Retiring old flags, and YAY! Flag Day!

Tuesday, June 14, 2016 is Flag Day. Let’s show Delco how it’s done!

color guard on horseback

Let’s Show Delco Our Colors


The US Library of Congress tells us the legend of the flag, which all Townies should know by now: It’s said that George Washington approached Betsy Ross (a seamstress) to sew up a flag. This was in June of 1776, a month before the Declaration of Independence was to be announced. We imagine good old Betsy had to tell the rest of her clients to GFY for that month. Having a rush job to make an entire new flag for a new country that would undoubtedly go to war soon was probably a bit stressful. Anyway, it got done. And how shrewd of old George to know a flag would be needed before the big day. It’s almost as if the Founding Fathers knew what they were doing, eh?IMG_1335 copy

There have been 27 different versions of the US flag. The current one we have was established in 1960, after Hawaii was the 5-0 State of the Union. We’ll probably see more states added in our lifetime, namely Puerto Rico and the US Virgin Islands or others. We always thought 52 stars would be nice, as it would match a card deck. The US was such a huge gamble in the beginning. A card deck is fitting, in a way.

House in H-town Flag and HalloweedSomeone in HavertowniesHQ direct area flies a flag that is tattered and torn. This is a big no-no. Let’s all display nice, intact flags this Tuesday. No stains, rips or shreds. New flags are sold everywhere and they aren’t that expensive. Also, if flags are flown at night, they must be lit up like the Fourth of July. Let’s make an effort. The flag is for everyone, not just the crazies. Let’s win the most-flags-out-on-flag-day (non-existent) prize. Maybe we can get some good press in The News of Delco. We might not be the la-dee-dah safest township in Pa but we’re a civil rights, life, liberty, pursuit-of-wine-sales-in-Giant loving bunch, despite our political differences. Can we all just stick out one little flag on Tuesday? Let’s do it.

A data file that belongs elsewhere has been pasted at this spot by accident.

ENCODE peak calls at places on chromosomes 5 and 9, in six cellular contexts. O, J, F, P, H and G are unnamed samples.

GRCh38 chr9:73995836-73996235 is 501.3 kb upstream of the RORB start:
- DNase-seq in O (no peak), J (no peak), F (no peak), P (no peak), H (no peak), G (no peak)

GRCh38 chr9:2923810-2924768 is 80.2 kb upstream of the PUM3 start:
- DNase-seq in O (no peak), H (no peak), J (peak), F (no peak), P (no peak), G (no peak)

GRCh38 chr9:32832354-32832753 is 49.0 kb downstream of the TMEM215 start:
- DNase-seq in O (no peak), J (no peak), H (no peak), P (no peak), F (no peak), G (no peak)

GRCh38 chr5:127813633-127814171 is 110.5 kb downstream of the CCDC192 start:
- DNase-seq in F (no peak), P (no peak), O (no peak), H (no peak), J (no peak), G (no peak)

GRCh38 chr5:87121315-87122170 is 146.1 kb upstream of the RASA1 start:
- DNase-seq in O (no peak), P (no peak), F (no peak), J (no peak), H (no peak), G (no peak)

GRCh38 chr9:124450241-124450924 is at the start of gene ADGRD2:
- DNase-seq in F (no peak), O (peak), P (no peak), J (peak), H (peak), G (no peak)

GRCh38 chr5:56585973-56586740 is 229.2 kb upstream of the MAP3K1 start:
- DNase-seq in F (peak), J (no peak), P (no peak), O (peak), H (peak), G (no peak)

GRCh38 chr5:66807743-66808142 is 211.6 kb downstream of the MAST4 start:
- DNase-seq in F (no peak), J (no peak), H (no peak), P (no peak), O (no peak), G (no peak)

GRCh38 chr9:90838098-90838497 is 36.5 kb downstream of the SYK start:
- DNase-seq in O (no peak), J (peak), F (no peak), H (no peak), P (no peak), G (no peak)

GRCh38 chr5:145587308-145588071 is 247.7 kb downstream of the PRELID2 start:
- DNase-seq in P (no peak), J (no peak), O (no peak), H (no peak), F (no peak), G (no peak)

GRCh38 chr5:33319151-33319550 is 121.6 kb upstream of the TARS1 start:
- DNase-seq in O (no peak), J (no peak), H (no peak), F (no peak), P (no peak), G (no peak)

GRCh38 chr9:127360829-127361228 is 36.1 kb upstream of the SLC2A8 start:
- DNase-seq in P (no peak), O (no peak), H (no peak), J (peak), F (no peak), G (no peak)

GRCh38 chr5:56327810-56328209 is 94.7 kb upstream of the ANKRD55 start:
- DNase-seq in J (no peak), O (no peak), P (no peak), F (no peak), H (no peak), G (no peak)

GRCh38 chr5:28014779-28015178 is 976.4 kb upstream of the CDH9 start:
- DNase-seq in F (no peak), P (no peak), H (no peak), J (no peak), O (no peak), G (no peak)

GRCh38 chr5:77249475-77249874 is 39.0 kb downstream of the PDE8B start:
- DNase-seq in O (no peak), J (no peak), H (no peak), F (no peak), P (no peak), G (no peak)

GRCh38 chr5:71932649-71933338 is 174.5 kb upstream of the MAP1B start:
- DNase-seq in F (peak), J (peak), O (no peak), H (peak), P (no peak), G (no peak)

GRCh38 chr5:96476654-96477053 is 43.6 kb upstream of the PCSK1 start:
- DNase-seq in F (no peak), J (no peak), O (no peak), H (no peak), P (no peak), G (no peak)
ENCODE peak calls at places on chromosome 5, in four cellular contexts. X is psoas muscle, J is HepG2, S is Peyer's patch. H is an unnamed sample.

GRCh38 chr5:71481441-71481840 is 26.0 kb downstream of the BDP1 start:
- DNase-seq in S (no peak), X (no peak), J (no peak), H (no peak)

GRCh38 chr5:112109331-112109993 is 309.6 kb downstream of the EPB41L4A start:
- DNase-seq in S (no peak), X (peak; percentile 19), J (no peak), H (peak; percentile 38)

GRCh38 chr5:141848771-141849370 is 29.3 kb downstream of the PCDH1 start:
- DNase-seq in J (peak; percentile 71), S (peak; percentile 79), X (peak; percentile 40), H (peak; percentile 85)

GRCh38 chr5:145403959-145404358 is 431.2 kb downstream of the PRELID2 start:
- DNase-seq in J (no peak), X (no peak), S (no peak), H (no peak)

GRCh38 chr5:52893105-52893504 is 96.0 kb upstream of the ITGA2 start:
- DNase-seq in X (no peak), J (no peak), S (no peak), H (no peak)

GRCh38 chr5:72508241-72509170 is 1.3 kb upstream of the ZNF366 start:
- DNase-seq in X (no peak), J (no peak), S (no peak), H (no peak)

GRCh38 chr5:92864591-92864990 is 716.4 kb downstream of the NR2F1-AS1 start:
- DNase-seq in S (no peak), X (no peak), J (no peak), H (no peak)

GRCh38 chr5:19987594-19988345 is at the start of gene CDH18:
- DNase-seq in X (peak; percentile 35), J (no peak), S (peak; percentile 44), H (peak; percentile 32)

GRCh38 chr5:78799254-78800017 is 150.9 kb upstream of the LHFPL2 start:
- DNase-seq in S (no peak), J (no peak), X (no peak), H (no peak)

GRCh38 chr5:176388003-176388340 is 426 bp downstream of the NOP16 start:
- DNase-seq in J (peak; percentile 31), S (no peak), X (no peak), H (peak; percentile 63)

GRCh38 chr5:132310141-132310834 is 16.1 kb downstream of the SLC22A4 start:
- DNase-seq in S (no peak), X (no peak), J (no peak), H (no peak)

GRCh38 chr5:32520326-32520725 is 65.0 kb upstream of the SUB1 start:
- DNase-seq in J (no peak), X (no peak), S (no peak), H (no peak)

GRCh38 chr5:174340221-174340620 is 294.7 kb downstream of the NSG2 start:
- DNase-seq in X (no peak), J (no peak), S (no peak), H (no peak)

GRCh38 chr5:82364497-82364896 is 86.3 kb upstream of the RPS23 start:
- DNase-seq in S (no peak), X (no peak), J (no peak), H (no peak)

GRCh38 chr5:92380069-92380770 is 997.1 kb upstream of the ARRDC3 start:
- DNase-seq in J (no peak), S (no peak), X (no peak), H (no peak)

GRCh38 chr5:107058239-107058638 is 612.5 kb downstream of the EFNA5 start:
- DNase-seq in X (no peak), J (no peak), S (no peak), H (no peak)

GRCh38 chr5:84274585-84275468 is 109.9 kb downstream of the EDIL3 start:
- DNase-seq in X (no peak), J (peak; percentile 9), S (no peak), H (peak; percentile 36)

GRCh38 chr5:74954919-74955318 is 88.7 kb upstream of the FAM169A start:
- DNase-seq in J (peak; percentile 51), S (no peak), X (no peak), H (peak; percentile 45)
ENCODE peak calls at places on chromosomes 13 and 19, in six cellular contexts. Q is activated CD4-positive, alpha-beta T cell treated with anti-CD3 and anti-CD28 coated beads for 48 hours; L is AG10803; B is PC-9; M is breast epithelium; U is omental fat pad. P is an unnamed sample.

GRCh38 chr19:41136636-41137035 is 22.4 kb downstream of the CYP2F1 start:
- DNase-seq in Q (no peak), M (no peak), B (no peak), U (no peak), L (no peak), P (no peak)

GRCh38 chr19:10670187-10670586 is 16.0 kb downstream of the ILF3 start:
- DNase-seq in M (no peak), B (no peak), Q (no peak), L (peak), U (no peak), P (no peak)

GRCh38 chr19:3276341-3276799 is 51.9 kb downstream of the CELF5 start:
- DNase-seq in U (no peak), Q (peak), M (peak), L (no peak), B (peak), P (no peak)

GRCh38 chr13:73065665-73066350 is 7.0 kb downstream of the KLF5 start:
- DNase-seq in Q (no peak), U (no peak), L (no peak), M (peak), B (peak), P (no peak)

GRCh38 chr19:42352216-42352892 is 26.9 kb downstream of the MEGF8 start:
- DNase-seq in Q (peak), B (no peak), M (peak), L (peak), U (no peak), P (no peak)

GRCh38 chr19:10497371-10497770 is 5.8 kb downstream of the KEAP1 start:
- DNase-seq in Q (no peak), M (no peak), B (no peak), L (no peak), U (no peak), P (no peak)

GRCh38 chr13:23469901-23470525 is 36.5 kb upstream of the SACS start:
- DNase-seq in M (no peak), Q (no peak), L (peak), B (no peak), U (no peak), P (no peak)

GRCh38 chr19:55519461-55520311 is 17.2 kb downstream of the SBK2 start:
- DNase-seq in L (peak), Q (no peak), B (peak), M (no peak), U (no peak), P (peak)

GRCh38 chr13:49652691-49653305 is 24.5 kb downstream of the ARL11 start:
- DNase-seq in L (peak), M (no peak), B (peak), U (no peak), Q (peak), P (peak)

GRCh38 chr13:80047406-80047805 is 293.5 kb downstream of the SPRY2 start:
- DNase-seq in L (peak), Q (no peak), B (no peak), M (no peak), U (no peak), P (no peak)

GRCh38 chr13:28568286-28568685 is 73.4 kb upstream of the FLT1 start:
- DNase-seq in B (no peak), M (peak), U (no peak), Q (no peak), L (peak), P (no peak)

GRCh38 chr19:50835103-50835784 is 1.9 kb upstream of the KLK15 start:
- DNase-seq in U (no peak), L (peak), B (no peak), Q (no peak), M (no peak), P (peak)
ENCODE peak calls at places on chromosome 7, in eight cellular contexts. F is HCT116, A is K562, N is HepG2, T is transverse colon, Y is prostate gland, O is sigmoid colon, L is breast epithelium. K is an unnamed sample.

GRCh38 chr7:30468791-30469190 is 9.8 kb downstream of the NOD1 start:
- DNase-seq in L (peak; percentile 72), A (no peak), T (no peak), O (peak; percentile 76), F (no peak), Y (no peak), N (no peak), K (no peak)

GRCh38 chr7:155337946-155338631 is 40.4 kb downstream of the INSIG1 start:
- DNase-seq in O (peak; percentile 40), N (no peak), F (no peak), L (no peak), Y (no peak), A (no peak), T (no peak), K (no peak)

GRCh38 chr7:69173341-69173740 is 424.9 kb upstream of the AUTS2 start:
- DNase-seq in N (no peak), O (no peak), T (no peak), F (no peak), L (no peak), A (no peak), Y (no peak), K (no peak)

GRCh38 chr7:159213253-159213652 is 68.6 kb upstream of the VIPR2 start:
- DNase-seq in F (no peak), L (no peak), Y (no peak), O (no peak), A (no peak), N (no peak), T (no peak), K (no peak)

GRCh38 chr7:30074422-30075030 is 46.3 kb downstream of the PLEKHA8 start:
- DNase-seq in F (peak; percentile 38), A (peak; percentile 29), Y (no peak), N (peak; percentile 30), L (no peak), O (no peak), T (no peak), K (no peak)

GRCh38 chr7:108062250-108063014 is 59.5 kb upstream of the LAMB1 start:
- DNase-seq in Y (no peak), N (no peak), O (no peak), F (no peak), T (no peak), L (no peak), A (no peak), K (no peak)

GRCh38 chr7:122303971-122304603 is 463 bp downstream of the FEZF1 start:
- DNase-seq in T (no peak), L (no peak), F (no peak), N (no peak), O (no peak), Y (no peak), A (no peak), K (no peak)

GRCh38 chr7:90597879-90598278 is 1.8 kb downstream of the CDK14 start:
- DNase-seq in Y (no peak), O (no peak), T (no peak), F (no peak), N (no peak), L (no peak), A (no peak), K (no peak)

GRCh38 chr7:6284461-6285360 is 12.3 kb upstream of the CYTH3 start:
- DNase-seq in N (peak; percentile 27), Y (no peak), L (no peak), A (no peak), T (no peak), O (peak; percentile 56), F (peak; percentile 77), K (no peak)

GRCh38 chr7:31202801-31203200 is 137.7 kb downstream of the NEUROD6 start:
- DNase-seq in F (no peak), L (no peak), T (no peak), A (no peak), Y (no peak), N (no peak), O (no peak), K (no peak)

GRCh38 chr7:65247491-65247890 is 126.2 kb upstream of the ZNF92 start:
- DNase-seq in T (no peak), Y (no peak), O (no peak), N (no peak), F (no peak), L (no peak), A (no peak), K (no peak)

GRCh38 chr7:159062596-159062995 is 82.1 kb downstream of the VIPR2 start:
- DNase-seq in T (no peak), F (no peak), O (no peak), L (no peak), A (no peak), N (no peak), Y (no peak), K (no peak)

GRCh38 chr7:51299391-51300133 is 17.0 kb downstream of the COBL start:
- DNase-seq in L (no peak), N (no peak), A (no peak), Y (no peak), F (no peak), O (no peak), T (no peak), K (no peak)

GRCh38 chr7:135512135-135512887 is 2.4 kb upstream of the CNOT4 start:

The scouting troops in the area and the VFWs take old flags for retirement. Those groups will cut and burn them (cutting renders it “no longer a US flag) and then bury the ashes, or they will fold it properly in that magic triangle shape and bury it. You can do these things, too, at home.

On Wynnewood Road in Narberth by the park there is a flag receptacle bin (an old US Post Office box, restyled). You can drop your old Old Glory in there if you happen to pass by there (at 25 miles an hour, of course, because… Narberth is a little picky about their precious speed limit. And stop signs. They like ginormous stop signs at that park).